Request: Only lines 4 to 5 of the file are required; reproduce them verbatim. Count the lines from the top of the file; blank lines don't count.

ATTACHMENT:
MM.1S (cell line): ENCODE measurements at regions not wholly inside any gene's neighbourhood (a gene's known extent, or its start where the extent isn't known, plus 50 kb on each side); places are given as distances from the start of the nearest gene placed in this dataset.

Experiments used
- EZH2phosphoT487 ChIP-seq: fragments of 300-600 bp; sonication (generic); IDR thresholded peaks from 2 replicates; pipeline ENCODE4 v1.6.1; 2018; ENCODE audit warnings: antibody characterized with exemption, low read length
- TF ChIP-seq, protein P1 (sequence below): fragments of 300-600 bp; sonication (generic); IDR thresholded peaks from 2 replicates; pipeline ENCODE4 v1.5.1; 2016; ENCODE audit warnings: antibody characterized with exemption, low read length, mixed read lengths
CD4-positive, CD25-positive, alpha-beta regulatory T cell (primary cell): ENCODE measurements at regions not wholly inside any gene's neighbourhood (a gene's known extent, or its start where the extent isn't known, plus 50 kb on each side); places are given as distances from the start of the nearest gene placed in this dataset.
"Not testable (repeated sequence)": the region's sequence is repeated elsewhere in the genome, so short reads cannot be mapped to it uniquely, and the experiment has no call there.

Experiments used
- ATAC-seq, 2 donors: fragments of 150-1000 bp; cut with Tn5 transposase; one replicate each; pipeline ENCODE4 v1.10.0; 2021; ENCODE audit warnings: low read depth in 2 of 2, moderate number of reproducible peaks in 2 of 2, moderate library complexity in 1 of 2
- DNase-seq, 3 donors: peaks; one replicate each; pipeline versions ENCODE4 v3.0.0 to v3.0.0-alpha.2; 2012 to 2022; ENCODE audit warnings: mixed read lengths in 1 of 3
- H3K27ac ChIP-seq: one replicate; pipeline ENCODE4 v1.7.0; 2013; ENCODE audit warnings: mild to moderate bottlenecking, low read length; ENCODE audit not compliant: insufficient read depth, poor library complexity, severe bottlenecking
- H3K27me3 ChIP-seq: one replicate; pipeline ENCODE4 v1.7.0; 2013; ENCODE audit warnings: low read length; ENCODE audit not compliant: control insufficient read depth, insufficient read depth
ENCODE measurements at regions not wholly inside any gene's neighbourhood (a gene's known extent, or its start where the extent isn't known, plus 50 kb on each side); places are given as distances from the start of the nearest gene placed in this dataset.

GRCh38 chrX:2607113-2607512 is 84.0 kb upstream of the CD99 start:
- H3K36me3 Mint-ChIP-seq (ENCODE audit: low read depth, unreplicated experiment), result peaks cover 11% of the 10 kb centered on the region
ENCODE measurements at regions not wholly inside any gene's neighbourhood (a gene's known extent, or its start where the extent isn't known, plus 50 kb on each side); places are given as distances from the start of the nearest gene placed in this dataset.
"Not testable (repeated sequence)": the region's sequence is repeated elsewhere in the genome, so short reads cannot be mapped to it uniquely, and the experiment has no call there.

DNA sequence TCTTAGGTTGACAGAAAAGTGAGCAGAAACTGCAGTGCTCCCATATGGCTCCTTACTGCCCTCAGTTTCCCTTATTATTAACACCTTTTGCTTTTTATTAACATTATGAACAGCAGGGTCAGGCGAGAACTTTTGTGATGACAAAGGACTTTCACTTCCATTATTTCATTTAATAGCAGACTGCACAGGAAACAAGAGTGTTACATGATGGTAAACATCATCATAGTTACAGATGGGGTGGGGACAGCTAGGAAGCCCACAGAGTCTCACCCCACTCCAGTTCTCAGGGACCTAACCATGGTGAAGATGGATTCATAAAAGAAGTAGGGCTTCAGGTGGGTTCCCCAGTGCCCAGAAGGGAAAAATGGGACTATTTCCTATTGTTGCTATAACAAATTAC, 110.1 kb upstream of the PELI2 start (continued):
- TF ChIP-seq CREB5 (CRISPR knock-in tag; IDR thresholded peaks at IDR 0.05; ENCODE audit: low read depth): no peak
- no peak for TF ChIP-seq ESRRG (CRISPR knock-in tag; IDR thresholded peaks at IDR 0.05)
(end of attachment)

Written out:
- TF ChIP-seq, protein P1 (sequence below): fragments of 300-600 bp; sonication (generic); IDR thresholded peaks from 2 replicates; pipeline ENCODE4 v1.5.1; 2016; ENCODE audit warnings: antibody characterized with exemption, low read length, mixed read lengths
CD4-positive, CD25-positive, alpha-beta regulatory T cell (primary cell): ENCODE measurements at regions not wholly inside any gene's neighbourhood (a gene's known extent, or its start where the extent isn't known, plus 50 kb on each side); places are given as distances from the start of the nearest gene placed in this dataset.